A blog by Amanda Alcantara

Sunday, November 9, 2014

I inherited my dance moves from my abuela: Honoring our ancestors

They say ancestors live through us. They say that ancestors' resistance is present in our culture. I always understood what that meant, yet never completely. I almost took those statements for granted. Until last night.



Recently I've been letting myself become more spiritual. I grew up Catholic but decided to let go of that, first because of lack of belief and proof of the existence of God and Jesus and saints. Also because of the patriarchal ideals that are sown into the make-up of the Church. Now, I've stopped believing in Catholicism because of the history of that religion and how it was brought to the Americas. I cannot follow the Bible when it had to be beaten into my ancestors. Desmond Tutu said
When the missionaries came to Africa they had the Bible and we had the land. They said 'Let us pray.' We closed our eyes. When we opened them we had the Bible and they had the land.
Well, in the fight for the land and my identity, I've decided to return that Bible.

Lately, I've been trying to learn more about the practices of my ancestors, and about other ways of pursuing spirituality. I've been following the phases of the moon and understanding the different ways in which our ancestors live through us.

And to my surprise, I've been thinking of dancing as a way in which our old selves can honored. How beautiful that one of the things that I love to do the most can also become a celebration of those who came before me! And last night, at a party, I realized that my 'talent' for dancing merengue, bachata, and other rhythms is how they live through me. And I mean this in a very literal sense. We aren't "just born" with certain talents, we inherit them. And dancing música de nuestros ancestros, like palo, merengue ripiao, sarandunga, and other beats from outside of Dominican Republic like salsa, cumbia, etc are things that we inherit. Not everyone inherits the same things, but the fact that we love these rhythms and bring them with us when we leave our native lands is resistance.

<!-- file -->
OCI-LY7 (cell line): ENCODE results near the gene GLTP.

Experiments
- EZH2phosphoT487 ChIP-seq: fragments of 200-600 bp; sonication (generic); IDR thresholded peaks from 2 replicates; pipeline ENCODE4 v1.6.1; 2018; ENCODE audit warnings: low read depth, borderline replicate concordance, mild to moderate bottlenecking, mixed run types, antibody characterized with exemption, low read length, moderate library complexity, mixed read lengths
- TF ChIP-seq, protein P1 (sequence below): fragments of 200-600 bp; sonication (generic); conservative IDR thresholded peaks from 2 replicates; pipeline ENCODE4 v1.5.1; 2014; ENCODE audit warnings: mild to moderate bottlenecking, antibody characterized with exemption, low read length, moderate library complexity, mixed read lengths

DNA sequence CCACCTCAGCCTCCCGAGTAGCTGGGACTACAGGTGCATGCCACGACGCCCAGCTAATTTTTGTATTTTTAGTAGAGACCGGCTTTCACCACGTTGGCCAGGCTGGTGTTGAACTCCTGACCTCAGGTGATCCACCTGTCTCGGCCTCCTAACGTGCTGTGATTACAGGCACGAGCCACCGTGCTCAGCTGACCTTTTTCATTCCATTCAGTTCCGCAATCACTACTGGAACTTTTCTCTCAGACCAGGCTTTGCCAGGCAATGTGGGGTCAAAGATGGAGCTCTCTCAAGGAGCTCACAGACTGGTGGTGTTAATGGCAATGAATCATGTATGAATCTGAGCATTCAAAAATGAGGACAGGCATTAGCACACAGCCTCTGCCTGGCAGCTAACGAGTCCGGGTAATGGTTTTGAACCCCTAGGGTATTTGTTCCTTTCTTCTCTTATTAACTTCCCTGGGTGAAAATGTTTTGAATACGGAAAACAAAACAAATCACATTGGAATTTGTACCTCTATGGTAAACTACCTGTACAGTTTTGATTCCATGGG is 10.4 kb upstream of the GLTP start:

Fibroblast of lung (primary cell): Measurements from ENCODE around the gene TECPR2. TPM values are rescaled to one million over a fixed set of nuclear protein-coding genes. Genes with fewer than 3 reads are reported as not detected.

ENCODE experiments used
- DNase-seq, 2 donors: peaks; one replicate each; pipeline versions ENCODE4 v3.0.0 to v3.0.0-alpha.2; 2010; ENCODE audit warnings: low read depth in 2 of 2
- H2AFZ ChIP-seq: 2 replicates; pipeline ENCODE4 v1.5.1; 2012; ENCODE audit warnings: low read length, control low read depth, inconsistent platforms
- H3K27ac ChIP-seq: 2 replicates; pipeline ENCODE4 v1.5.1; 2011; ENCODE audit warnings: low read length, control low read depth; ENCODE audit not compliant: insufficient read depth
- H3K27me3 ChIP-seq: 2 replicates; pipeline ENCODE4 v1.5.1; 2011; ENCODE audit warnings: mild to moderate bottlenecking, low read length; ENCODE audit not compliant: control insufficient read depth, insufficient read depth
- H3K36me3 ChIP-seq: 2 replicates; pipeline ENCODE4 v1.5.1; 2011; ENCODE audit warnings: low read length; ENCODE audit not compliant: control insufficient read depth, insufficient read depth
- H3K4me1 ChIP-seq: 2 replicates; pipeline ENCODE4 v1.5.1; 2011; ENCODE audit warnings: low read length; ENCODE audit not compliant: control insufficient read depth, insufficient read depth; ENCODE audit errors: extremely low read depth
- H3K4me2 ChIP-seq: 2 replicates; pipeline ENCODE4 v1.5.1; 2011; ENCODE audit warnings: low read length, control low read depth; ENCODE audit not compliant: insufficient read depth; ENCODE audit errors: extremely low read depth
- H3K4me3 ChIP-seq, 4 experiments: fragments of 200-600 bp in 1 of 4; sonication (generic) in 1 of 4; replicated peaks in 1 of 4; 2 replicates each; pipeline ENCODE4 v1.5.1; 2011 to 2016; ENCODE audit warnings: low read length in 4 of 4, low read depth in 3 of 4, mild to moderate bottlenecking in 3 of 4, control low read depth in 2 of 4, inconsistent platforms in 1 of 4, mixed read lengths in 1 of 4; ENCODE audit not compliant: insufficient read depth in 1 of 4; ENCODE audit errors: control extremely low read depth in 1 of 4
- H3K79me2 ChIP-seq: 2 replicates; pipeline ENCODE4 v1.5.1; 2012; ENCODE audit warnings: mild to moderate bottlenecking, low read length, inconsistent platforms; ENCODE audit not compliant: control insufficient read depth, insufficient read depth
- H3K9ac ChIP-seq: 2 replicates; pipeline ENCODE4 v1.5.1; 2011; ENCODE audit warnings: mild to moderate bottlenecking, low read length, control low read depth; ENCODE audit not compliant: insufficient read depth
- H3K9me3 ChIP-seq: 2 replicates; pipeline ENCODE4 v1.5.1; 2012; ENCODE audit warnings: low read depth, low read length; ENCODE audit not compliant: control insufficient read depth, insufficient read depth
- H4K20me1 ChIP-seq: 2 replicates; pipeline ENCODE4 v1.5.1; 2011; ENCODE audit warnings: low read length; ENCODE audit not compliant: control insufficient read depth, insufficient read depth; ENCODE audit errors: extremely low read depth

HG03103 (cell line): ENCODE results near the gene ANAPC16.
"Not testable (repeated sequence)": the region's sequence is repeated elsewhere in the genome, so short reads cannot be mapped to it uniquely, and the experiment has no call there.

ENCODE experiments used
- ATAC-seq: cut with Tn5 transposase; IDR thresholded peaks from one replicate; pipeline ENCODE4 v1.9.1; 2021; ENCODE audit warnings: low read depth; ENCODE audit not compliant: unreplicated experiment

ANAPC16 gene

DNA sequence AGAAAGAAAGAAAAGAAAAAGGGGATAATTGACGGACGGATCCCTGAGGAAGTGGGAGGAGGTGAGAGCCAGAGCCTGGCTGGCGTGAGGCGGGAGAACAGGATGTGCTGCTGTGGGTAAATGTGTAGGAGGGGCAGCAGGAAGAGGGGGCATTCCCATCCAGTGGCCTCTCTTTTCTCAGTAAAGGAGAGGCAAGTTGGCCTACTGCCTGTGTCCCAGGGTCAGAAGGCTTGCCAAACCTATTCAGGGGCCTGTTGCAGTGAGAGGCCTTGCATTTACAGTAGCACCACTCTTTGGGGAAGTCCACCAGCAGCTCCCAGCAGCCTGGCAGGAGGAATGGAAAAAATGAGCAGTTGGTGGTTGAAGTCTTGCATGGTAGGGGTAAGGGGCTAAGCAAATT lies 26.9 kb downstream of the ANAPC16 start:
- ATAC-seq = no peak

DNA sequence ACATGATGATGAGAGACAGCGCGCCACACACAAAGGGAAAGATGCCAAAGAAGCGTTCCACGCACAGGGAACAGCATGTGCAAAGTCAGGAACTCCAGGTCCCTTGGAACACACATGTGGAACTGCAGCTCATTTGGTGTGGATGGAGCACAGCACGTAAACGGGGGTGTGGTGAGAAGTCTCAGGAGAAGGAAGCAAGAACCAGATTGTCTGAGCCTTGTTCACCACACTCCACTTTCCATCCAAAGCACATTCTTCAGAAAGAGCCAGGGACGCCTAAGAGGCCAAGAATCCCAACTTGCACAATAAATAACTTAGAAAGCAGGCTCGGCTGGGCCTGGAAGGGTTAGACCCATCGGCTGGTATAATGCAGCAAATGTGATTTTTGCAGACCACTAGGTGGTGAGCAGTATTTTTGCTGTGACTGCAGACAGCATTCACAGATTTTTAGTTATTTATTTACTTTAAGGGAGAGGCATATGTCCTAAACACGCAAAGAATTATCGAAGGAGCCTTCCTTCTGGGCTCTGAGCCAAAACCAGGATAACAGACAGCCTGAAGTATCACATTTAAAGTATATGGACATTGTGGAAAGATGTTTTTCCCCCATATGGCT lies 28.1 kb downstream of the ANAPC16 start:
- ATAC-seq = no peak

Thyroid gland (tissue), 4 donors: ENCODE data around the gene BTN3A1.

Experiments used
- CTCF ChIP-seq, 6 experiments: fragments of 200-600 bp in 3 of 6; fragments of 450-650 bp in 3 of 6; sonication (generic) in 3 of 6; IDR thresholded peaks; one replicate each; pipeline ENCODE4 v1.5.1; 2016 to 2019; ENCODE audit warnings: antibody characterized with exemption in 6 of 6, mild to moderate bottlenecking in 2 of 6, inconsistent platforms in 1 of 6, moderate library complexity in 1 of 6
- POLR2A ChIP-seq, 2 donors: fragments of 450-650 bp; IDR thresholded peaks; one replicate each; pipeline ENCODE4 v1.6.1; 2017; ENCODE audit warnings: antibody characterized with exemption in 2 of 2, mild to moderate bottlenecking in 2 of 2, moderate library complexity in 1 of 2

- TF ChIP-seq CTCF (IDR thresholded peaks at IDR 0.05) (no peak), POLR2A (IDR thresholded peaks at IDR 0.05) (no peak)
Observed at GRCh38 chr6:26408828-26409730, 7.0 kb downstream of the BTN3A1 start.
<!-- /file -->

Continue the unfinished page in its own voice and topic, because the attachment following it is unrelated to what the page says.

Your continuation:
In a society where assimilation is necessary for survival, keeping our traditions is probably one of the most important forms of resistance.

Dancing brings joy into my life. Poetry brings light into my life. And to others painting, singing, making music, etc. brings joy and light into their lives. My hips just know what to do, my feet know what to do, my hands know what to do. I only have to close my eyes and follow my instincts.

As I continue battling with depression and anxiety, I realize how key it is to take moments to learn about ourselves both present and past.  Suddenly, learning to get in touch with those who came before me seems so easy. I knew how to do it all along. 

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